With four higher scoring events counting in that period, O’Dwyer’s performance in Vegas was excluded – only to then provide him with a 77.67-point boost as it joined two other Period 3 scores.
Canadian Mike ‘Timex’ McDonald – like O’Dwyer – benefits from ageing scores to join the top 10 in ninth place after climbing five spots on to 2,332.42 points.
Ontario’s McDonald took fifth place in last May’s European Poker Tour (EPT) Grand Final €10,000 buy-in No-Limit Hold’em High Roller Turbo event in Madrid for $44,527 – and sees that score age into Period 3 for an 86-point boost to his overall score.
As with O’Dwyer, that result was excluded from his Period 2 score, but now joins just one other Period 3 result to see the 22-year-old climb back into the top 10 after a two-week absence at the expense of fellow Canadian – and Team PokerStars Pro – Daniel Negreanu, who falls one place into 11th on 2,280.75 points.
Ukrainian Team PokerStars Pro Eugene Katchalov (sixth on 2,439.03), American duo Dan Smith (seventh on 2,430.18) and Noah Schwartz (eighth on 2,414.38) and French-Canadian Team PokerStars Pro Jonathan Duhamel (10th on 2,288.28) all see their points scores stay steady but drop one spot each respectively.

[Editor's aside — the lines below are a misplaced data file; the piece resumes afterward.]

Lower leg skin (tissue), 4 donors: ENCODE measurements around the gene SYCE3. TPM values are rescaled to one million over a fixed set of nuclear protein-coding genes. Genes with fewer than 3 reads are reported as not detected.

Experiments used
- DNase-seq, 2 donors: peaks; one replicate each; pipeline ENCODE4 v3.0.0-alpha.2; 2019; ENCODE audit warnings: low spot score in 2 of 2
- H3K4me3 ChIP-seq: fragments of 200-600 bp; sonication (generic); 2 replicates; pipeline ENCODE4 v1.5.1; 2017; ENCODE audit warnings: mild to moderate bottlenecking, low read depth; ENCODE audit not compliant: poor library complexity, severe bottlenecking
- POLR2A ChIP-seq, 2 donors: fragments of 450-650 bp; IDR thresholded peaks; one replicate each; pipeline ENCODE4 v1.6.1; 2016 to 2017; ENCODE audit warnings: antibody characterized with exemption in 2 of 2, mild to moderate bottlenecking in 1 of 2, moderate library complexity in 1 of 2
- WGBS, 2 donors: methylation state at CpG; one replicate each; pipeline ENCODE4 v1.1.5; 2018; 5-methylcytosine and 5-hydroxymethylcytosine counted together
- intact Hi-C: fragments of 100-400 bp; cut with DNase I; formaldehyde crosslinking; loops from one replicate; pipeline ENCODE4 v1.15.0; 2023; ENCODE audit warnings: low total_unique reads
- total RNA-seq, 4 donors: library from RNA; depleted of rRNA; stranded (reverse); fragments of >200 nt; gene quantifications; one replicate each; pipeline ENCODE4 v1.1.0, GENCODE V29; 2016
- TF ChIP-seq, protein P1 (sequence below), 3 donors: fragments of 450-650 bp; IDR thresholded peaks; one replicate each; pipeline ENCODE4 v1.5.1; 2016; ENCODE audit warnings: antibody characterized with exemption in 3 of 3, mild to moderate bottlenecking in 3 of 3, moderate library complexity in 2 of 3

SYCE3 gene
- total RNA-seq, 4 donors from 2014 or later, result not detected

As with the top 10, there’s not a lot to report from places 11 to 20 as no new results counted for any of these players.
However, California’s Bryn Kenney and Finland’s Juha Helppi did lose ground after suffering the negative side of ageing scores.
Kenney dropped four spots and 71 points into 20th on 2,173.53 after his 47th place for $11,000 at the North American Poker Tour (NAPT) Los Angeles $4,750 buy-in No-Limit Hold’em main event back in mid-November 2010 fell into Period 4 but was excluded by the four-event cap, having previously counted in Period 3.
Helsinki’s Helppi, meanwhile, fell out of the top 20 completely as he dropped 10 places and 128 points to now sit at 23rd on 2,127.79.
Ageing events are also his enemy on this latest list as the 35-year-old sees two tournaments fall into lower periods. Helppi’s runner-up finish for $178,108 at last May’s EPT Grand Final €5,000 buy-in No-Limit Hold’em Eight-Max drops into Period 3 to cost him 114 points because of the lower multiplier employed.
If that wasn’t bad enough for the one-time WPT champion, that result also ensures that his fourth place for $21,348 at last April’s EPT Berlin €5,000 buy-in No-Limit Hold’em Six-Max event is now excluded from Period 3 due to the capping system to knock off another 63 points.
Fortunately, the Finnish pro did lessen the blow slightly when picking up 49 points as his fourth place for $5,720 from last June’s Midnight Sun €1,000 buy-in Limit Seven-Card Stud event in his home town now counts in Period 2 after the EPT Grand Final result aged into Period 3.
Still, while it certainly wasn’t a good week for Helppi, New York’s Vanessa Selbst will be happy to secure her return to the top 20 at 19th following a week-long exclusion after climbing two spots, even though the Team PokerStars Pro remained on the same 2,190.06 points.
Vegas-based Matt Giannetti – who enjoyed an incredible autumn last year with victory for $276,457 in the WPT Malta €3,000 buy-in No-Limit Hold’em main event, as we three more final table appearances – had started this year off slowly to see his ranking slip.